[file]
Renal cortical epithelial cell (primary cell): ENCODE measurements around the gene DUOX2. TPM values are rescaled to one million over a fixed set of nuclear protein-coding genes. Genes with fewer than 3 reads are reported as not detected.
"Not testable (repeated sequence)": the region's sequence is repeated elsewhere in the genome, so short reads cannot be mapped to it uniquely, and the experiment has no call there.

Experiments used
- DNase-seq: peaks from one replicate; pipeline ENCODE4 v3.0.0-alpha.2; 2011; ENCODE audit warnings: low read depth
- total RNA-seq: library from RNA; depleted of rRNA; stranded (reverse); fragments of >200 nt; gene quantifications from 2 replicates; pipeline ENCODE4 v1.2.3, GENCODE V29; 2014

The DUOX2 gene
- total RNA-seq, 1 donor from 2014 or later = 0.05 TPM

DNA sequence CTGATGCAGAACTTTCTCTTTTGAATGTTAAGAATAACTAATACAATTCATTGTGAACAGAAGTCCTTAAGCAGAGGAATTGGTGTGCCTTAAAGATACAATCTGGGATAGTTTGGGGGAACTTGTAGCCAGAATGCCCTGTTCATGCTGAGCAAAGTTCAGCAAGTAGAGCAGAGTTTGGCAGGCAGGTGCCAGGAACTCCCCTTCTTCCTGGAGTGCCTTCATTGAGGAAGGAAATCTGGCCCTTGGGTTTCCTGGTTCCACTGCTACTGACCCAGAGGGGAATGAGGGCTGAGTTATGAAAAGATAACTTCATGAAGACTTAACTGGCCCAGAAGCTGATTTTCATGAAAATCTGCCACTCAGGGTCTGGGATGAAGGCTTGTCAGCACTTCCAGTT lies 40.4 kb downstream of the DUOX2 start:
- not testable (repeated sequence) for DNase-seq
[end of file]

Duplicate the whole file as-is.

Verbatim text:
Renal cortical epithelial cell (primary cell): ENCODE measurements around the gene DUOX2. TPM values are rescaled to one million over a fixed set of nuclear protein-coding genes. Genes with fewer than 3 reads are reported as not detected.
"Not testable (repeated sequence)": the region's sequence is repeated elsewhere in the genome, so short reads cannot be mapped to it uniquely, and the experiment has no call there.

Experiments used
- DNase-seq: peaks from one replicate; pipeline ENCODE4 v3.0.0-alpha.2; 2011; ENCODE audit warnings: low read depth
- total RNA-seq: library from RNA; depleted of rRNA; stranded (reverse); fragments of >200 nt; gene quantifications from 2 replicates; pipeline ENCODE4 v1.2.3, GENCODE V29; 2014

The DUOX2 gene
- total RNA-seq, 1 donor from 2014 or later = 0.05 TPM

DNA sequence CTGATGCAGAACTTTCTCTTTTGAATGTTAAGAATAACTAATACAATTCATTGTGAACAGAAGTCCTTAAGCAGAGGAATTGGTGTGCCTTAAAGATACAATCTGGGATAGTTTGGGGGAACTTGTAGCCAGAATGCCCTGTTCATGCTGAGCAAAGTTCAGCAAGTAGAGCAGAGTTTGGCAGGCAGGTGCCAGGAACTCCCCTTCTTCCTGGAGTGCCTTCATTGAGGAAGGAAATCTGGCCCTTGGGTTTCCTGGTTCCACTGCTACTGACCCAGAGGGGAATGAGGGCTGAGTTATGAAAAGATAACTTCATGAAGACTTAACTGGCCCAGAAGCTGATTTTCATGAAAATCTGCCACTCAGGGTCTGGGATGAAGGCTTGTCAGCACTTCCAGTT lies 40.4 kb downstream of the DUOX2 start:
- not testable (repeated sequence) for DNase-seq